Dust of Snow

After weeks of bitter cold, then weeks of soggy raw, the snow fell over the weekend. Sunday morning, a pristine blanket of white over gritty brown, transformed the landscape. I headed out to visit my island, an islet really, snugged up against the northern shore of Montreal where, despite the ever-present hum of distant traffic, I can always find tranquility, soul-healing quiet and peace.

Walkers were rare. Only the occasional shusssh of skis broke the silence. Shy cardinal couples flitted silently from tree to tree, the females muted rust, the males bright as flame. A woodpecker raised a ruckus as it wound around the trunk of a tree in search of food beneath the bark.

Dust of Snow                      
The way a crow
Shook down on me
The dust of snow
From a hemlock tree
Has given my heart
A change of mood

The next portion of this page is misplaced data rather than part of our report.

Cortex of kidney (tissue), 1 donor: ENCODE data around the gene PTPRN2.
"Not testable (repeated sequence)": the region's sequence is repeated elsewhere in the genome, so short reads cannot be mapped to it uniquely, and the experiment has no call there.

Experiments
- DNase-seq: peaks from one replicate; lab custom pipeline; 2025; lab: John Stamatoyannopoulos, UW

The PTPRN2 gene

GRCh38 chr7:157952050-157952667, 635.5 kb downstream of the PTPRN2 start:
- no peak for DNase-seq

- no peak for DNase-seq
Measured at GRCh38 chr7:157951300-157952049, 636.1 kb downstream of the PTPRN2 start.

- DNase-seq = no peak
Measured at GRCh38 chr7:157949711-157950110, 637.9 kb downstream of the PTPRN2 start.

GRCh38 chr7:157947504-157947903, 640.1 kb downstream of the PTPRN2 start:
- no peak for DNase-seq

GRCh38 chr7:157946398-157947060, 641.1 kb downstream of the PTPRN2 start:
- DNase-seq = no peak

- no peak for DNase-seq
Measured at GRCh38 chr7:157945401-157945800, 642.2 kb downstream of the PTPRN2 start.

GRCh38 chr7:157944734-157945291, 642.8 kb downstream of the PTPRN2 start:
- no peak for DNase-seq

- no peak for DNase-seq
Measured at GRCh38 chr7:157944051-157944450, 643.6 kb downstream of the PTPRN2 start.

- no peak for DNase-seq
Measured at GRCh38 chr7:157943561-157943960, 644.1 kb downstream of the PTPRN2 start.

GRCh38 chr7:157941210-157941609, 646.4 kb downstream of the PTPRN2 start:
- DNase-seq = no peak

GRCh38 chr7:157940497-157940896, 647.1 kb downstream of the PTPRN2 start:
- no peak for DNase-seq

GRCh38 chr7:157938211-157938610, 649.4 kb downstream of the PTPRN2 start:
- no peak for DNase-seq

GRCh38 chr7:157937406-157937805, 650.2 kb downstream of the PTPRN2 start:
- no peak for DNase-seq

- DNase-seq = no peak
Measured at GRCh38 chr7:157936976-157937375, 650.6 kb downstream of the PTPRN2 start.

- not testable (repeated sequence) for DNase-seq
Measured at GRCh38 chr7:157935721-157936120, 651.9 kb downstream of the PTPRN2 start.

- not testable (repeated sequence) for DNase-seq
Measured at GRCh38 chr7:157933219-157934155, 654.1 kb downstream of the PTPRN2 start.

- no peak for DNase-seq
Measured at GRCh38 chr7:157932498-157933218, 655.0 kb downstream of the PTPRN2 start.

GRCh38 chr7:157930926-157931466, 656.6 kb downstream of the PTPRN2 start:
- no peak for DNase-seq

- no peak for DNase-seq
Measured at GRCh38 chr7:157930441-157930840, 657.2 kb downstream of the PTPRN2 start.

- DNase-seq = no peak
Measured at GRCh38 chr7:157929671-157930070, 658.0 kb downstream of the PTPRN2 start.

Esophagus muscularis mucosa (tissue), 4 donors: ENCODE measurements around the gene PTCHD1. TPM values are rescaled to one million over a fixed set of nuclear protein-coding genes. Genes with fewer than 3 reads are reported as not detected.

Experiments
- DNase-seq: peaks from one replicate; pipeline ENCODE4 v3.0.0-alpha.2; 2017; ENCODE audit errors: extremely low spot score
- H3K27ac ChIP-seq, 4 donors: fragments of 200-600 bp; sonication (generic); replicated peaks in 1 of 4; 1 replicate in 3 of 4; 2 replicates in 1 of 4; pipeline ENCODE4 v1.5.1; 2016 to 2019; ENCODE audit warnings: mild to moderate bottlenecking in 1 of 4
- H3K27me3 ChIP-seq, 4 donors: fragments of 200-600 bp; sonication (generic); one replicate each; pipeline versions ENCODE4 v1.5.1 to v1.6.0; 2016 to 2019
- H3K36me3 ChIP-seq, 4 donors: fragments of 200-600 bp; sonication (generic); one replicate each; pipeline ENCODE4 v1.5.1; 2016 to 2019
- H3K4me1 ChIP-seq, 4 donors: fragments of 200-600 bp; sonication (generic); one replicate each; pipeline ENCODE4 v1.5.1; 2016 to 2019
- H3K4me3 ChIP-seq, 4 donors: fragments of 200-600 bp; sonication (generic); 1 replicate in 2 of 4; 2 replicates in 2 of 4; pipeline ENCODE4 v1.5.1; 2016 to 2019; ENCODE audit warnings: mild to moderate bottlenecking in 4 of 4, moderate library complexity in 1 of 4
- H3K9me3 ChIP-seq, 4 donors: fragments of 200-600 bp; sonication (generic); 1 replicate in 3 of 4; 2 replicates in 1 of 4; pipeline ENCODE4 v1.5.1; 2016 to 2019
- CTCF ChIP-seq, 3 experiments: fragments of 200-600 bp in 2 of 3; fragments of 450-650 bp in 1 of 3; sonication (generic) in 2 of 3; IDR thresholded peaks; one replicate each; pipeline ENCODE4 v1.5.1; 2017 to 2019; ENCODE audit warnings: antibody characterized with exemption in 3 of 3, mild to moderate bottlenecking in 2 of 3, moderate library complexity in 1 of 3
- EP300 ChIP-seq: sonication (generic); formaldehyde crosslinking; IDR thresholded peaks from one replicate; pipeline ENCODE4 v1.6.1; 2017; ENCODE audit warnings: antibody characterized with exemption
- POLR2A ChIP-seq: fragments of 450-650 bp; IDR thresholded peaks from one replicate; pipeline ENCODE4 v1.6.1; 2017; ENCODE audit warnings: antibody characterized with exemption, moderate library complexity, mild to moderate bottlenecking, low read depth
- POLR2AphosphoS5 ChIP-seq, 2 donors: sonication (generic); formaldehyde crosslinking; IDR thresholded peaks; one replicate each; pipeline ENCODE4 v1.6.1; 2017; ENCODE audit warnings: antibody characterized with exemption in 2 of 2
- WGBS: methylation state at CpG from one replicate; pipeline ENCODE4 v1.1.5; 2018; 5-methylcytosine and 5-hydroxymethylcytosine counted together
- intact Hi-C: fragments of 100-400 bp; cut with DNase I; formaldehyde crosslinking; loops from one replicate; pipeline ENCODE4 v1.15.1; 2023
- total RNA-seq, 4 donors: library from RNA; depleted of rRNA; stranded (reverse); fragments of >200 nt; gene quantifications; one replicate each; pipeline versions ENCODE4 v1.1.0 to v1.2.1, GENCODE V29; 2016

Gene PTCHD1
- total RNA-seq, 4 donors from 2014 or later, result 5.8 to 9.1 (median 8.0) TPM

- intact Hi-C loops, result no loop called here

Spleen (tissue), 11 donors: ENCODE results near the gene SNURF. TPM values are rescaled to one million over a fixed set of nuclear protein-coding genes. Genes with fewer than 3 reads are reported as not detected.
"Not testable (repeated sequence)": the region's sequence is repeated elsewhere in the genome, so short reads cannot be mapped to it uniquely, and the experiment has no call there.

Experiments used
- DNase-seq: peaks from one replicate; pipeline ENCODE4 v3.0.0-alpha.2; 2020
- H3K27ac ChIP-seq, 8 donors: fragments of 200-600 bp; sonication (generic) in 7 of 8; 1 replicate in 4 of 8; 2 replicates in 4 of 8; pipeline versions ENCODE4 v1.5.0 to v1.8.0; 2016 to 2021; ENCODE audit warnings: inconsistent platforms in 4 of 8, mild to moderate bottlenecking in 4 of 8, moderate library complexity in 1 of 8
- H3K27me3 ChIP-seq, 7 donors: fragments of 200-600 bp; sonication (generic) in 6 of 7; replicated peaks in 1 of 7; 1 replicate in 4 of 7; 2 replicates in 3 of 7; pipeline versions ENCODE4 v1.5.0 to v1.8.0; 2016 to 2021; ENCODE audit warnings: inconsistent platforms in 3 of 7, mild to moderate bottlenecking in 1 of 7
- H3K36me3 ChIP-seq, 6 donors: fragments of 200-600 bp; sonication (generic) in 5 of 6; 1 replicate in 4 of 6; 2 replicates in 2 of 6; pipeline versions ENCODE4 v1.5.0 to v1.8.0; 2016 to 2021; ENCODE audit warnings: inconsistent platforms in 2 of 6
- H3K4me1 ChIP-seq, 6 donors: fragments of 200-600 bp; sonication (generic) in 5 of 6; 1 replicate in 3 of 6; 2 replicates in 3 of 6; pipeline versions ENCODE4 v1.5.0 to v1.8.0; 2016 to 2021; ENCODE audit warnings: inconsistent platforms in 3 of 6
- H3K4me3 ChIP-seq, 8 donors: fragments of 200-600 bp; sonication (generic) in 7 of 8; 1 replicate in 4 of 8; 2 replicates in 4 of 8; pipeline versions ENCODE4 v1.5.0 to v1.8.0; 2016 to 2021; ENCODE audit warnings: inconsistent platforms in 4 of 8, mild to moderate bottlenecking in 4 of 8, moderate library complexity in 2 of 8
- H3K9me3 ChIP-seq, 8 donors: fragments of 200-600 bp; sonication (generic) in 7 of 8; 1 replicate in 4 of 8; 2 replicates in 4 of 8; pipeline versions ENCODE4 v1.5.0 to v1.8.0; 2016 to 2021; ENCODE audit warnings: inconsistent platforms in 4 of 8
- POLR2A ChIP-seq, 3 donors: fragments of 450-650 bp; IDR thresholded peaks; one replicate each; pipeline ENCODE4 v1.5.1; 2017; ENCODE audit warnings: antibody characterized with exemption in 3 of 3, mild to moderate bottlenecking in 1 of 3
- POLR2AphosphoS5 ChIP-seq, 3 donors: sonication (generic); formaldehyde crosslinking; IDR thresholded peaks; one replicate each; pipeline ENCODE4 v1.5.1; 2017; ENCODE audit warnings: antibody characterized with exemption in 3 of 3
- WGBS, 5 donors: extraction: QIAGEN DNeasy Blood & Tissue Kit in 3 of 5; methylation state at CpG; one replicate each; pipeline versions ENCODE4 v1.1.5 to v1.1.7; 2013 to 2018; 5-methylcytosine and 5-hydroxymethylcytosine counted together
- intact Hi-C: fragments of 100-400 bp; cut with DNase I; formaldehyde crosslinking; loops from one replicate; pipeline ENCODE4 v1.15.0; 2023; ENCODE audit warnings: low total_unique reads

And saved some part
Of a day I had rued.
--Robert Frost


  1. I was driving back home Saturday night during the worse of the snowfall, and I was not loving it not one bit. But then you write about the white cover and silence that inevitably come after the fall. And about the cardinals and the woodpeckers. We feed the birds at home, and we have among them Mr. and Ms. Cardinals and lots of woodpeckers, small and large. And you just made me remember how peaceful it was Sunday morning, watching our winged friends waltzing in and around the feeders. But then life went on, and we quickly forgot the feeling of this peaceful Sunday morning. You'd write about a fridge and you'd make me open mine in awe...

    1. Thank you, Sylvie! I'm glad the post made you see things differently. Maybe I'll write about your fridge sometime. :) P.S. I envy you your bird-feeders and winged visitors.

  2. Sounds like a piece of paradise.

  3. It is, Judith, and I am thankful for it every time I visit.


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